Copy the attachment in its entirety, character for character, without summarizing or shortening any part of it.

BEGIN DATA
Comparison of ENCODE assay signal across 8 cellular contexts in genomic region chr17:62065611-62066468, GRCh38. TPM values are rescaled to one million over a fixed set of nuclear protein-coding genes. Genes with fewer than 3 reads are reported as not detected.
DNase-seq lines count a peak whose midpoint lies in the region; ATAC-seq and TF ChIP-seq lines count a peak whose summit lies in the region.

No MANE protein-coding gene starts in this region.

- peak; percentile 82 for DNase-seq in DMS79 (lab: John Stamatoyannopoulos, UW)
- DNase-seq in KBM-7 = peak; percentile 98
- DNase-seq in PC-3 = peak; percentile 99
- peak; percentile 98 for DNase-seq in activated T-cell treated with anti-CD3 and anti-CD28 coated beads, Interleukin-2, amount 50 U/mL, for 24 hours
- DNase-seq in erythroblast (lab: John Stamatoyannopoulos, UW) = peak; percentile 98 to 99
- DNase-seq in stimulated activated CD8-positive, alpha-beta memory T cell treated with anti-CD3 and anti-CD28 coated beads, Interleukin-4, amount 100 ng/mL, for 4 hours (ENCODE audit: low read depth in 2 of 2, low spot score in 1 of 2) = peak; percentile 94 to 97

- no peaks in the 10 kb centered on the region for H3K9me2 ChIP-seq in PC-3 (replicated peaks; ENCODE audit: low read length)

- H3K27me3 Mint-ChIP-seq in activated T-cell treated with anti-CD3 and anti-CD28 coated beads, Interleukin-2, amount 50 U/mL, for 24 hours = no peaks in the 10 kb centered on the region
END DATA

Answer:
Comparison of ENCODE assay signal across 8 cellular contexts in genomic region chr17:62065611-62066468, GRCh38. TPM values are rescaled to one million over a fixed set of nuclear protein-coding genes. Genes with fewer than 3 reads are reported as not detected.
DNase-seq lines count a peak whose midpoint lies in the region; ATAC-seq and TF ChIP-seq lines count a peak whose summit lies in the region.

No MANE protein-coding gene starts in this region.

- peak; percentile 82 for DNase-seq in DMS79 (lab: John Stamatoyannopoulos, UW)
- DNase-seq in KBM-7 = peak; percentile 98
- DNase-seq in PC-3 = peak; percentile 99
- peak; percentile 98 for DNase-seq in activated T-cell treated with anti-CD3 and anti-CD28 coated beads, Interleukin-2, amount 50 U/mL, for 24 hours
- DNase-seq in erythroblast (lab: John Stamatoyannopoulos, UW) = peak; percentile 98 to 99
- DNase-seq in stimulated activated CD8-positive, alpha-beta memory T cell treated with anti-CD3 and anti-CD28 coated beads, Interleukin-4, amount 100 ng/mL, for 4 hours (ENCODE audit: low read depth in 2 of 2, low spot score in 1 of 2) = peak; percentile 94 to 97

- no peaks in the 10 kb centered on the region for H3K9me2 ChIP-seq in PC-3 (replicated peaks; ENCODE audit: low read length)

- H3K27me3 Mint-ChIP-seq in activated T-cell treated with anti-CD3 and anti-CD28 coated beads, Interleukin-2, amount 50 U/mL, for 24 hours = no peaks in the 10 kb centered on the region